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Pamela R folk process: tune evolution? (169* d) RE: folk process: tune evolution? 28 Nov 17

Brian, interesting point regarding the selectivity of revival. Witness also the abundance of Robin Hood ballads collected vs. the scarcity of 20th century recordings of them. I confess I am highly partial to modal scales particularly pentatonic scales, which is probably the reason I was attracted to traditional folk in the first place. I'm sure my repertoire selections have a strong bias in that regard, possibly for the reason you mention or perhaps due to intrinsic qualities, it is very hard to know even of myself.

Do you think the earlier audio field recording collections, such as Voice of the People or US Library of Congress's archive (e.g., Lomax), are representative of the vernacular repertoire of the time, or also slanted to over-represent modal tunes and morbid themes?

In addition to any revivalists' or collector's bias, it is also possible the singers (and indeed the "folk" in general) were more influenced by scholarly analysis and/or commercial music by the time audio recordings were widely collected (after the invention of the phonograph, and most of them post-radio) compared with the singers Sharp, Baring-Gould etc collected from. And finally, perhaps the post-WWI popular sentiment was simply quite different from that of the 19th C. It would be hard to tease these apart though there are ways to try.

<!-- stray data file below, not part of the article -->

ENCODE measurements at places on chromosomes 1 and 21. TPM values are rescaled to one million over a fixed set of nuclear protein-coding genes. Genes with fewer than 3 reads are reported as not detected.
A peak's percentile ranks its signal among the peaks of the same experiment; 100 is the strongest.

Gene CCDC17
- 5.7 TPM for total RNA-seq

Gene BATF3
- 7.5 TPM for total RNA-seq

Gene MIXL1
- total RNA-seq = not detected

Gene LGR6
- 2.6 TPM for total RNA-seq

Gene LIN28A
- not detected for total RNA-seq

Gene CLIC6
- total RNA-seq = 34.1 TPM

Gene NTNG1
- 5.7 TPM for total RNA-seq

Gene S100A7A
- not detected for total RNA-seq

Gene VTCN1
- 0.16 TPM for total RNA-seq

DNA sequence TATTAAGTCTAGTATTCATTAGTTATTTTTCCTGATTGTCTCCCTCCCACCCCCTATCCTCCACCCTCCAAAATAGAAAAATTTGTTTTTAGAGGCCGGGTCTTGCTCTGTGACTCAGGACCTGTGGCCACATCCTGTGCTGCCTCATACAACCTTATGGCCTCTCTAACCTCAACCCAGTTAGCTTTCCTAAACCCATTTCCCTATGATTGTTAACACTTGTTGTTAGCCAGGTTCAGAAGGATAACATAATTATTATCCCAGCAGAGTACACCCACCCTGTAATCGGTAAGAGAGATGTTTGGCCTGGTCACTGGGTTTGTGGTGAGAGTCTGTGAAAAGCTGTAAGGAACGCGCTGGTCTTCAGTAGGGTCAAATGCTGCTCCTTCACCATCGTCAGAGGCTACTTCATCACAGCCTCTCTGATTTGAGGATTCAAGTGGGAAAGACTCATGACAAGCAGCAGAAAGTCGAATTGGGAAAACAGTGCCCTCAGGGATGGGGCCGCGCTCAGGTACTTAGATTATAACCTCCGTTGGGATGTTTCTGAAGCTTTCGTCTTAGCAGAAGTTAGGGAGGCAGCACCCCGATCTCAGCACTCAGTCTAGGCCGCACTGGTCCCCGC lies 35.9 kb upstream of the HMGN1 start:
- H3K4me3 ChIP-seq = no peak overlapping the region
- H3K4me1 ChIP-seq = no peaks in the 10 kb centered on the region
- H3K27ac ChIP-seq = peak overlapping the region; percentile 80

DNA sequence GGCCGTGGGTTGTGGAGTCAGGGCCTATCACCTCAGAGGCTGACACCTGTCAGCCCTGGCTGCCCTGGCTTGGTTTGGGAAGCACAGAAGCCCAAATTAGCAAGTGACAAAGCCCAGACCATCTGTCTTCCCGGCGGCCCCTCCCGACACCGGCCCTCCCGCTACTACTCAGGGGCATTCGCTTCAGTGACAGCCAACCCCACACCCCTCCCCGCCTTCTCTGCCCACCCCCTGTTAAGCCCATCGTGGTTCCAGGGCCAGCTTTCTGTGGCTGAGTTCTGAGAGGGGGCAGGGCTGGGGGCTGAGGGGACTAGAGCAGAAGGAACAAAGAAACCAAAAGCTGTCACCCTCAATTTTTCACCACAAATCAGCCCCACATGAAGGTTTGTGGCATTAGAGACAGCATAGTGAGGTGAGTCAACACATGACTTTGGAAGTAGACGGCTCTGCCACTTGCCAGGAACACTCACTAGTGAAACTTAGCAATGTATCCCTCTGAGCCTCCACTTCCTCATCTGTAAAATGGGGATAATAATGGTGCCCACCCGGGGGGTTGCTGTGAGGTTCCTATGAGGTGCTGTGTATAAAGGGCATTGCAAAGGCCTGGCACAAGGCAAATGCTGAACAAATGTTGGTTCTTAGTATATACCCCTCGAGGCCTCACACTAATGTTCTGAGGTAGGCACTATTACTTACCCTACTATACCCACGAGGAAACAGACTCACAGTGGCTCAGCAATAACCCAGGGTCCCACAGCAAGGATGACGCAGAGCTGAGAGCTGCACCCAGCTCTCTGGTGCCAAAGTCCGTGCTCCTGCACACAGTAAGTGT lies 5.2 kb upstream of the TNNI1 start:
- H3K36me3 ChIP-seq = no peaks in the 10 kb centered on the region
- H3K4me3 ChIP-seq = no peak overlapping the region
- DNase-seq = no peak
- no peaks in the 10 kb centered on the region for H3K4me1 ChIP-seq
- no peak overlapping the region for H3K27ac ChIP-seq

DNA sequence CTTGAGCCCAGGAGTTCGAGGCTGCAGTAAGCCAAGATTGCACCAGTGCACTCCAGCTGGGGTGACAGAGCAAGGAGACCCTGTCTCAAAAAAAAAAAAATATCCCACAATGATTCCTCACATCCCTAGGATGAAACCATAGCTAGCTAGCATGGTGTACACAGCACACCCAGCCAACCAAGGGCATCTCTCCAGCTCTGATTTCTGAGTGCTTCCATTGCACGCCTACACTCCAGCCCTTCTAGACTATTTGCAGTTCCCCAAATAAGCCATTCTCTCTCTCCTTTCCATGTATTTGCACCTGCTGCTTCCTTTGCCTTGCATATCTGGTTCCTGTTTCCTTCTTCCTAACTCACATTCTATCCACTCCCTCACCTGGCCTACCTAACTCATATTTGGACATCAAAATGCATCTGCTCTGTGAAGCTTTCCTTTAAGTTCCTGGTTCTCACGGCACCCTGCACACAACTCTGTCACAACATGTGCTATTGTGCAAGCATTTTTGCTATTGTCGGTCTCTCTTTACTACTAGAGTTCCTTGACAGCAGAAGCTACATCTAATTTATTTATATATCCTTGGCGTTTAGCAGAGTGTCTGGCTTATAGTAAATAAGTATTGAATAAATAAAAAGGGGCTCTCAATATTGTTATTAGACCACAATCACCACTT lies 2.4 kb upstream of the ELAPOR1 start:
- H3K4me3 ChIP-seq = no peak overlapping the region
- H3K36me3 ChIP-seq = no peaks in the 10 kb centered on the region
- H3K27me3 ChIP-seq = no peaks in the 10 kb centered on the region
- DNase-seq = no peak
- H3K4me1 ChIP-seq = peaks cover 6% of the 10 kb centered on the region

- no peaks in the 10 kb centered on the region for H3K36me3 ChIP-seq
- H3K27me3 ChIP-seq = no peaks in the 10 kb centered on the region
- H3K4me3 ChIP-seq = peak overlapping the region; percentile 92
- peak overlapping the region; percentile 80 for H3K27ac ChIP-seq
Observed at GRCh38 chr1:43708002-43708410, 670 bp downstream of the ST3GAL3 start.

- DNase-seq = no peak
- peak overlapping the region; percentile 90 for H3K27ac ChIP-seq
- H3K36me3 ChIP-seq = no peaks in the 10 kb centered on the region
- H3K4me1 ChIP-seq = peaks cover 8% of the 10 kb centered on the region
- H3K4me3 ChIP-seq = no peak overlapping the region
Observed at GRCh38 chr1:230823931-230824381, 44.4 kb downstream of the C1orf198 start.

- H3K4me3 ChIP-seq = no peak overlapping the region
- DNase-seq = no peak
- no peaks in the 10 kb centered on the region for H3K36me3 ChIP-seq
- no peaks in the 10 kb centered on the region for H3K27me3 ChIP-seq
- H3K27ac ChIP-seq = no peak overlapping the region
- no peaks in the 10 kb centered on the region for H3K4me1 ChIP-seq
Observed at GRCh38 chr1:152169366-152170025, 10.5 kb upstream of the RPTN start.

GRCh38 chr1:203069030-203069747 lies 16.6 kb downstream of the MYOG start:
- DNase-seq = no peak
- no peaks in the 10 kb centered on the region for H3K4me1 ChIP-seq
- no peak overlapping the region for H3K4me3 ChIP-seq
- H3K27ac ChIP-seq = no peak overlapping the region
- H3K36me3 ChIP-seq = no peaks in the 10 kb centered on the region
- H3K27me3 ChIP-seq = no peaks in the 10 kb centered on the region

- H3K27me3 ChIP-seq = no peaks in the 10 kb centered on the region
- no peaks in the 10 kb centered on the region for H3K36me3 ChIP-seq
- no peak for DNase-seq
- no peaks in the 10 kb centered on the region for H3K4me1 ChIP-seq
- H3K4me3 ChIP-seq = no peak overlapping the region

For the last three years I've been studying these early audio field collections (not as a scholar, just as a singer, for repertoire, alternative versions, and singing style). Although I haven't tabulated any statistics, I do still find morbid or violent themes seem to be conspicuously prevalent, particularly familial murder (e.g., The Cruel Mother; Dowy Dens of Yarrow; The Cruel Brother; Lord Abore; Little Musgrave; Two Sisters; Willie Taylor; Young Edmund in the Lowlands; Lord Thomas and Fair Ellender). As of yet I have only revivalists' versions of Sheath and Knife or Clerk Saunders in my collections, however.   It seems to me (without having done statistics) that pentatonic scales are more common from Appalachian sources than European ones. Anybody know of systematic analysis of that?

It has been more difficult to access the even earlier (wax cylinder) collected recordings but these are beginning to be digitized so I have hope.


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